The Koreas

THAAD Illuminates Problems in South Korea’s Civil-Military Relations

The THAAD dilemma reveals a deeper problem in South Korea: military influence over political decisions.

THAAD Illuminates Problems in South Korea’s Civil-Military Relations
Credit: U.S. National Missile Defense Agency

The U.S. deployment of the THAAD (Terminal High Altitude Area Defense) system in South Korea has stirred enormous controversy. China is indignant over the missile defense system’s radar, which is capable of detecting missile launches from China in addition to North Korea. Within South Korea, THAAD is a polarizing issue, with most conservatives for it and liberals against it. Liberals are skeptical of THAAD’s military utility and the potential environmental hazards that it might inflict. Adding to the THAAD saga, in a report to President Moon Jae-in the South Korean Ministry of National Defense (MND) omitted the fact that four more launchers had been brought into the country in April along with the two already deployed. If the presidential office’s allegation that the MND intentionally withheld such information is correct, it is a “great shock,” as Moon has put it, and sheds light on the country’s problematic civil-military relations.

Civil-military relations, which refer to the relationship between the civilian political leadership and the military, have been widely studied due to the latent danger of a state’s military usurping control from civilian authorities. As Socrates once said, soldiers protect the state from external threats, but they themselves are also potential threats to society. For this reason, limits must be placed on the military’s role within a society, and civilian control of the military has been accepted as a norm within democratic regimes — political leaders set policy (ends), while the military use their military expertise to devise strategies (means) to implement that policy. This is essential for the democratic system, where civilian political leaders exercise the authority delegated to them by the people to rule. Thus, unelected soldiers must obey decisions made by political leaders. To this end, in most democracies civilians hold top national security posts. In the United States, active-duty military officers are prohibited from assuming key posts, and retired officers must be removed from active duty for a certain period of time — seven years in the case of secretary of defense (although an exception was made by congress for Jim Mattis earlier this year).

South Korea lacks such restrictions on the military. According to Ki-joo Kim, a South Korean researcher, among the country’s 44 defense ministers, only six (14 percent) have been civilians, i.e. people who had not served as career military officers. Since 1961, no civilian has served as defense minister. The incumbent, Han Min-koo, is a former army general who had served as the chairman of the Joint Chiefs of Staff less than three years prior to taking on his new role. Another important national security post, chief of the National Security Office, was until last month held by Kim Kwan-jin, an army general who also served as the chairman of the Joint Chiefs of Staff shortly before serving as defense minister.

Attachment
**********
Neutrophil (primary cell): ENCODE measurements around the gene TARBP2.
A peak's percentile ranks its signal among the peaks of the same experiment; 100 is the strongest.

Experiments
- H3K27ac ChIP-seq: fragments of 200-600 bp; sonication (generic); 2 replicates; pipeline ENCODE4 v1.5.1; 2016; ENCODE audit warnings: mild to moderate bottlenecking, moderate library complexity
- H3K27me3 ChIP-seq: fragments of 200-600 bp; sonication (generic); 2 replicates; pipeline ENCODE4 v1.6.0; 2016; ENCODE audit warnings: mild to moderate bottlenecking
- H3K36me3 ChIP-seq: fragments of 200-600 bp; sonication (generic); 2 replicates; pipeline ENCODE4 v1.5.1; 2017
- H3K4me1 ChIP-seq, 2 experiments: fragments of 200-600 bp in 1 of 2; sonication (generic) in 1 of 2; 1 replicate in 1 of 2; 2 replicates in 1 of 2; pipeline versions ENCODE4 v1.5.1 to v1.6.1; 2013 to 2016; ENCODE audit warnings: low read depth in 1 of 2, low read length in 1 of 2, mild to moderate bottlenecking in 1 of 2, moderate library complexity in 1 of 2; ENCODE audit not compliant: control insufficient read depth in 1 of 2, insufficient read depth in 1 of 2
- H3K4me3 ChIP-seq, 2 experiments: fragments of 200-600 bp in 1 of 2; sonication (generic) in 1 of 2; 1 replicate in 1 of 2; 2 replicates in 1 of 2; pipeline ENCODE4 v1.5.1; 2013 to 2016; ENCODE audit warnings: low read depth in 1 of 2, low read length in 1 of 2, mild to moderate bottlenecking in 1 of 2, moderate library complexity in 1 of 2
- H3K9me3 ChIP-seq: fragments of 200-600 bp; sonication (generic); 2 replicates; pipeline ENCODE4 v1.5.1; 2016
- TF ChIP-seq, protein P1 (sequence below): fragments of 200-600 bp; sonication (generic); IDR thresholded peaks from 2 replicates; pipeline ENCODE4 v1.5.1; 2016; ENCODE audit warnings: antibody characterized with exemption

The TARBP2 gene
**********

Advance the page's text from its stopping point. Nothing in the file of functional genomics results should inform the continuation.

Some have argued that given South Korea’s unique security circumstances, where it remains technically at war with a nuclear foe, the civilianization of top national security leadership is risky. However, the argument that leaders should be equipped with military expertise is based on ignorance of the role of civilian leadership in national security. Such ignorance is particularly problematic for a country that experienced a brutal military dictatorship from 1960 to 1988. Because the top national security positions, ostensibly charged with civilian control over the military, are in fact monopolized by military officers, there is a higher danger of the military interfering in politics and threatening civilian leadership in the future.

The recent events related to THAAD are indicative of this danger. The missile defense system was initially planned to be deployed by the end of 2017. However, the last administration rushed to complete the deployment before Moon, a critic of THAAD and the leading candidate throughout the presidential campaign, could take office. It is no secret that two former generals, Kim Kwan-jin (chief of the National Security Office) and Han Min-koo (minister of national defense), oversaw this deployment as civilian leadership was incapacitated due to the impeachment and later removal of President Park Geun-hye, Moon’s predecessor. Kim and Han presented the THAAD deployment as a fait accompli to the new president, even though THAAD has wide-ranging consequences in the areas of South Korean politics, diplomacy, and economy. This shows a clear failure of civilian control over the military.

Three decades after the end of military rule, South Korea has not yet successfully established a true democratic relationship between civilian leaders and the military. President Moon has vowed to carry out defense reform, part of which will involve solidifying civilian control over the military. Considering the power that the military holds, the battle over military reform is likely to be lengthy and difficult. However, instituting healthy civil-military relations are a critical piece needed for advancing South Korea’s democracy.

Lami Kim is a research fellow at the Belfer Center for Science and International Affairs, Harvard University, a Ph.D. Candidate at the Fletcher School of Law and Diplomacy, and a lecturer at Boston College.